interpretated vs compiled

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Googie

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Aug 16, 2003, 8:59:49 AM8/16/03
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Hi!
I'm woundering if TCL script compiled (wrapped) to one executable is really
faster than interpretated by tcl interpreter?

If it's true, then can somebody explain me why? TCL interpreter
compiles/wraps script to binary on the fly and put them into the memory, am
I right? If I am, then it should be same as compiled/wrapped statically and
launched in this form... Difference could be only while launching process,
cos TCL interpreter has to compile/wrap script for each run.

Well, how is it?
--
Pozdrawiam (Greetings).
Googie

Michael Schlenker

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Aug 16, 2003, 9:48:02 AM8/16/03
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Googie wrote:
> Hi!
> I'm woundering if TCL script compiled (wrapped) to one executable is really
> faster than interpretated by tcl interpreter?
>
Depends. There were reports that scripts compiled with Andreas Otto's
COMPILER (i don't know if it is available any more) ran up to 20% faster.

There may be some small benefits for wrapped scripts as they usually
have tcl linked static, but that shouldn't be much. In general there
shouldn't be much differences, mainly a bit in the area of startup costs
and looking for packages in the filesystem.

Michael

Robert Heller

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Aug 16, 2003, 10:10:30 AM8/16/03
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Googie <do...@want.a.spam.org>,
In a message on Sat, 16 Aug 2003 14:59:49 +0200, wrote :

G> Hi!
G> I'm woundering if TCL script compiled (wrapped) to one executable is really
G> faster than interpretated by tcl interpreter?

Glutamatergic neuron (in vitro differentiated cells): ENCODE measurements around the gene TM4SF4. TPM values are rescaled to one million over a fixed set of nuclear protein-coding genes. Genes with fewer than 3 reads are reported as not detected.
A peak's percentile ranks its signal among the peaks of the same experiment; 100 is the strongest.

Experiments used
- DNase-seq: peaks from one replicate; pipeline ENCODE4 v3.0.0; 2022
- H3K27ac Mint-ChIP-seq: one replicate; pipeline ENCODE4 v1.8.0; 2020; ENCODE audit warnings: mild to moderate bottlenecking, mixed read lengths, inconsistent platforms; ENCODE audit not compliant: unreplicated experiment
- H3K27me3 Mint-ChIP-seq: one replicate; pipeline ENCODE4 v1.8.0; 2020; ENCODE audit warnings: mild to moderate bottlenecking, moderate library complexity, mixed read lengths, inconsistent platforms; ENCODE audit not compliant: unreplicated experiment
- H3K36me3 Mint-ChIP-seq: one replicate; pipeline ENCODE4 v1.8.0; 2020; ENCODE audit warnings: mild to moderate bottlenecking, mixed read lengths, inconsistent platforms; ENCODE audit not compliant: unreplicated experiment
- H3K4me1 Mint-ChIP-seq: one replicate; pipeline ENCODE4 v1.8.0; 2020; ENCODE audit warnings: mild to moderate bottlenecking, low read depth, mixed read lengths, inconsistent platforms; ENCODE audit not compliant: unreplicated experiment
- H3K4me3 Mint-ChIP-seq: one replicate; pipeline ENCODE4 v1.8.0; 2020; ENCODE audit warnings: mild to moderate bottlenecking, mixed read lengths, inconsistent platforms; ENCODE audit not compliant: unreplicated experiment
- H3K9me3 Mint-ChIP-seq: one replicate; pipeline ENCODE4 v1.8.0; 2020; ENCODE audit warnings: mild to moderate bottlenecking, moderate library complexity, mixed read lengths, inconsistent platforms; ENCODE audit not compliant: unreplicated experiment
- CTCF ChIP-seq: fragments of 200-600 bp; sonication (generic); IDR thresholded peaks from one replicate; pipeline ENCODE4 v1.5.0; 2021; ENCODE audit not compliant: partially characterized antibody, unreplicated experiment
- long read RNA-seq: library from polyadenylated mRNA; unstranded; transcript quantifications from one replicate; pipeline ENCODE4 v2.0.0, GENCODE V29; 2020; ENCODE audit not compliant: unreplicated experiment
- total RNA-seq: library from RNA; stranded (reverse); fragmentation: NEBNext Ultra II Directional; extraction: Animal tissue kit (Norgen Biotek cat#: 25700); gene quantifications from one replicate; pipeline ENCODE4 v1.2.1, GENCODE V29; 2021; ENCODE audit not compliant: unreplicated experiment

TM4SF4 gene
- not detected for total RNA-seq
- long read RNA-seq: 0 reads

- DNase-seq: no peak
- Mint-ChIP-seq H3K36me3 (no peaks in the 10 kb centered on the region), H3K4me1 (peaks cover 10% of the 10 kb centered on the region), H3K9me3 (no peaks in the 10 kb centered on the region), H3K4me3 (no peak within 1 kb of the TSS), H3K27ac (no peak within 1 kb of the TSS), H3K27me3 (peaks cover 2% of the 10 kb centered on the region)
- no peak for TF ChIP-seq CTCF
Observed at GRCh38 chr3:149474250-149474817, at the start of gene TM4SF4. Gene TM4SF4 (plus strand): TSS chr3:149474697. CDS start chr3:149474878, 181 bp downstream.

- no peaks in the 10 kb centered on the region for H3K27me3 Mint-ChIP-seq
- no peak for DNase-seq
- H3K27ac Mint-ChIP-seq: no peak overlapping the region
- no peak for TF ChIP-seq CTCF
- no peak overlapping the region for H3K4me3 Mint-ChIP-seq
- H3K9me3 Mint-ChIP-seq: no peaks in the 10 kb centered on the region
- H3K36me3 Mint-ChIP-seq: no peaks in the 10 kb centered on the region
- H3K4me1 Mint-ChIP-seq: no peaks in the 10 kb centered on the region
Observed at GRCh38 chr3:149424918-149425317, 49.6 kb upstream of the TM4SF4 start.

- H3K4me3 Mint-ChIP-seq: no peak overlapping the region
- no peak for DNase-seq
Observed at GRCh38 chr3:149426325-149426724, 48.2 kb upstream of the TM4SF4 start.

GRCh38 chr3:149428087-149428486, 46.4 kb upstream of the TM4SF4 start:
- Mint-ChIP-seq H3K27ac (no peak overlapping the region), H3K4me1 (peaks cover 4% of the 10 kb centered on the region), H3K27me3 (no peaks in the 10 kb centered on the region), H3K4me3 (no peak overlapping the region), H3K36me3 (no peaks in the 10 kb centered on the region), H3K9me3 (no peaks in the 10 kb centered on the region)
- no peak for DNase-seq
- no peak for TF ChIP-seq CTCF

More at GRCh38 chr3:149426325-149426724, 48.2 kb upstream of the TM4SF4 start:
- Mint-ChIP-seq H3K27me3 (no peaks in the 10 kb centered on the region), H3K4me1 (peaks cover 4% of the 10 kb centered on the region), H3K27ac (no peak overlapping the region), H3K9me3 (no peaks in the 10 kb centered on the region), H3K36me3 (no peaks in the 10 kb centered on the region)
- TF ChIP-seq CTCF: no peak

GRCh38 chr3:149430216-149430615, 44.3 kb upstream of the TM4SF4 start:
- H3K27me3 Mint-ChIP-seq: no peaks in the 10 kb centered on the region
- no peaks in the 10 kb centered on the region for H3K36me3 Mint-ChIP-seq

G>
G> If it's true, then can somebody explain me why? TCL interpreter
G> compiles/wraps script to binary on the fly and put them into the memory, am
G> I right? If I am, then it should be same as compiled/wrapped statically and
G> launched in this form... Difference could be only while launching process,
G> cos TCL interpreter has to compile/wrap script for each run.
G>
G> Well, how is it?

The main reason people 'wrap' Tcl scripts into an executable is for
customer (end-user) convenience. Most customers don't want to have to
install Tcl/Tk on their machine just to run some random application.
Lots of people, *esp* in the MS-Windows and MacOS world, just want a
single .exe file that that can copy to some random folder/directory on
a random machine and just run and not have a whole tree of files
someplace that has to be copied/installed/deleted/un-installed, etc.
When a Tcl application is 'wrapped' into an executable, the end-user can
just copy 1 file (the application executable) to where they want to run
it. Afterward, they can just delete this *one* file (if they so
choose). Note: most wrappers don't 'compile' the Tcl script(s) -- the
scripts are still being interpreted by the Tcl interpreter, just that
the script file(s) are incorporated into the same executable as the
interpreter itself, generally using some sort of 'virtual file system'
that is laid out on the data portion of the executable (this is what
freewrap does, for example).

Speed, as such, is not the reason developers wrap Tcl scripts into an
executable.

G> --
G> Pozdrawiam (Greetings).
G> Googie
G>
G>

\/
Robert Heller ||InterNet: hel...@cs.umass.edu
http://vis-www.cs.umass.edu/~heller || hel...@deepsoft.com
http://www.deepsoft.com /\FidoNet: 1:321/153



Mike Tuxford

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Aug 16, 2003, 11:54:59 AM8/16/03
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Googie <do...@want.a.spam.org> wrote:
:Hi!

The premise 'that people wrap Tcl + scripts' for a speed
gain is faulty. That makes no sense since it's still an
interpreted language but just with the interperter built
into it.

--
_ _ ____
//\/\ike ||uxford
tux...@earthlink.net

Jeff Hobbs

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Aug 18, 2003, 12:01:05 PM8/18/03
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In general, no, it is not faster to wrap/precompile the script rather
than just loading off of disk. In terms of the Compiler (as from TclPro
or the Tcl Dev Kit), loading that code is actually a bit slower because
of the steps of obfuscation it goes through (the purpose of the Compiler
is more IP protection than anything else).

If you choose to just embed your Tcl code in C strings and eval it ...
well that is not far away from what Tcl does anyway. What you will save
is disk IO (and IO is usually slow), but that's about it.

--
Jeff Hobbs The Tcl Guy
Senior Developer http://www.ActiveState.com/
Tcl Support and Productivity Solutions